Pathology

Atherosclerosis vs Arteriosclerosis



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Healthy arteries are the flexible, strong and elastic vessels that convey oxygen and necessary nutrients from the heart to the rest of the body. Over time, though, too much pressure in these arteries can make their walls thick and stiff.  This can restrict blood flow to the organs and tissues of the body. This process is known as arteriosclerosis.

Specifically, atherosclerosis is a particular type of arteriosclerosis.  Often, however, the terms are used interchangeably. In general, atherosclerosis refers to any buildup of fats inside the artery walls.  These buildups are known as plaques and they are the main reason for restricted blood flow. Plaques are also capable of bursting into pieces, which can cause a blood clot.

Atherosclerosis is usually considered to be a cardiac problem, but it can affect arteries anywhere in the body. Fortunately, it’s both a preventable and treatable condition that develops gradually over many years.  

In fact, mild atherosclerosis typically doesn't have any noticeable symptoms.  Most people will not have symptoms of atherosclerosis until an artery is clogged to the point that it can no longer supply adequate blood to the body’s organs and tissues. When a blood clot totally blocks blood flow through an artery, it can cause a heart attack or stroke.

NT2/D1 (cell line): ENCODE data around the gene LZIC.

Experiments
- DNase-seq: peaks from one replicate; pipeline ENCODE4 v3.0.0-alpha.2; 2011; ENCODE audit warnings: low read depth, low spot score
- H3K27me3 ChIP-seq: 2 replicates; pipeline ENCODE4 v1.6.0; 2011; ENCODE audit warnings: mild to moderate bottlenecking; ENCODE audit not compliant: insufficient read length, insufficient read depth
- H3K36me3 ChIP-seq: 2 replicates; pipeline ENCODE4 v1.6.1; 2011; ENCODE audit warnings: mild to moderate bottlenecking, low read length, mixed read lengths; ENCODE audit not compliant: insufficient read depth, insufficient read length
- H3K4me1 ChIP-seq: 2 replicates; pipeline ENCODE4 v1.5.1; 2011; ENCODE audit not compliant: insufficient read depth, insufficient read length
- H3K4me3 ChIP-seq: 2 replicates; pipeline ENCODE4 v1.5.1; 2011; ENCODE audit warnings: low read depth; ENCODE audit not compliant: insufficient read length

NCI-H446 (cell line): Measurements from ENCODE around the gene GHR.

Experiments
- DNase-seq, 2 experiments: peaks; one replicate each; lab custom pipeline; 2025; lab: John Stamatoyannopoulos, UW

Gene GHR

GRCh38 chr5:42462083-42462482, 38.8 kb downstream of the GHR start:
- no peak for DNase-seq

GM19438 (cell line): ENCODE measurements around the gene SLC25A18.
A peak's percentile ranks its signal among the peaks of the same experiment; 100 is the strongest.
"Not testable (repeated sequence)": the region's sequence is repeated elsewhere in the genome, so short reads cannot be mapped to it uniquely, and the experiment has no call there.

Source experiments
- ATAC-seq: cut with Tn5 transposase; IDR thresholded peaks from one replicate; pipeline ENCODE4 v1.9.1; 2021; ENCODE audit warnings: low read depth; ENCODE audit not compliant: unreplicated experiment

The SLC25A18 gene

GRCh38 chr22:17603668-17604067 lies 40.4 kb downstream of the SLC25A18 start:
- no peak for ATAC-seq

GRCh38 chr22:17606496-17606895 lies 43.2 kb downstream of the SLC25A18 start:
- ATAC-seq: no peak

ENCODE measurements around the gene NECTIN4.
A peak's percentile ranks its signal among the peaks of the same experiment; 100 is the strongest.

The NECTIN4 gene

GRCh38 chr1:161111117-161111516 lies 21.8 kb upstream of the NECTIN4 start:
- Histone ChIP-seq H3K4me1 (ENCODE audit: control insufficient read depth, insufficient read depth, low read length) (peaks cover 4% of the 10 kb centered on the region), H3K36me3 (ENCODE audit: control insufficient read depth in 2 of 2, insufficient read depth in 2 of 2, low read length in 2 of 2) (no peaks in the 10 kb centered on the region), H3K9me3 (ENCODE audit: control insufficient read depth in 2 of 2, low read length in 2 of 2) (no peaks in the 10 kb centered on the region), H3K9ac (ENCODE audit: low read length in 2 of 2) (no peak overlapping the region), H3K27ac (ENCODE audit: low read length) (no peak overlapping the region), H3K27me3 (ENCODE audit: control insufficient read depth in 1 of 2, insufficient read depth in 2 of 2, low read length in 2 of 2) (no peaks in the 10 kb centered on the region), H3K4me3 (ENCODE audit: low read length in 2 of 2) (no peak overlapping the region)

The symptoms of moderate to severe atherosclerosis are dependent on which arteries are affected.  If the atherosclerosis is in the heart arteries, many people will have symptoms like those of a heart attack.  This can include chest pain.

If the atherosclerosis is in the arteries leading to the brain, then a person can have symptoms such as sudden weakness in their arms or legs, difficulty speaking, slurred speech, or drooping muscles in the face. All of these symptoms can lead to a stroke.

If the atherosclerosis is in the arteries of the arms and legs, then a person may have symptoms of peripheral artery disease.  This can include leg pain when walking otherwise known as intermittent claudication.

The exact cause of atherosclerosis is unknown, but it most commonly starts with damage or an injury to the inside layer of an artery. The damage may be caused by high blood pressure, high cholesterol, exposure to nicotine, and diabetes.

After the inside wall of an artery is injured, platelets will often clump together at the site of the damage to repair the artery.  This will lead to inflammation. After a while, plaques will also accumulate at the site and harden, narrowing the arteries.

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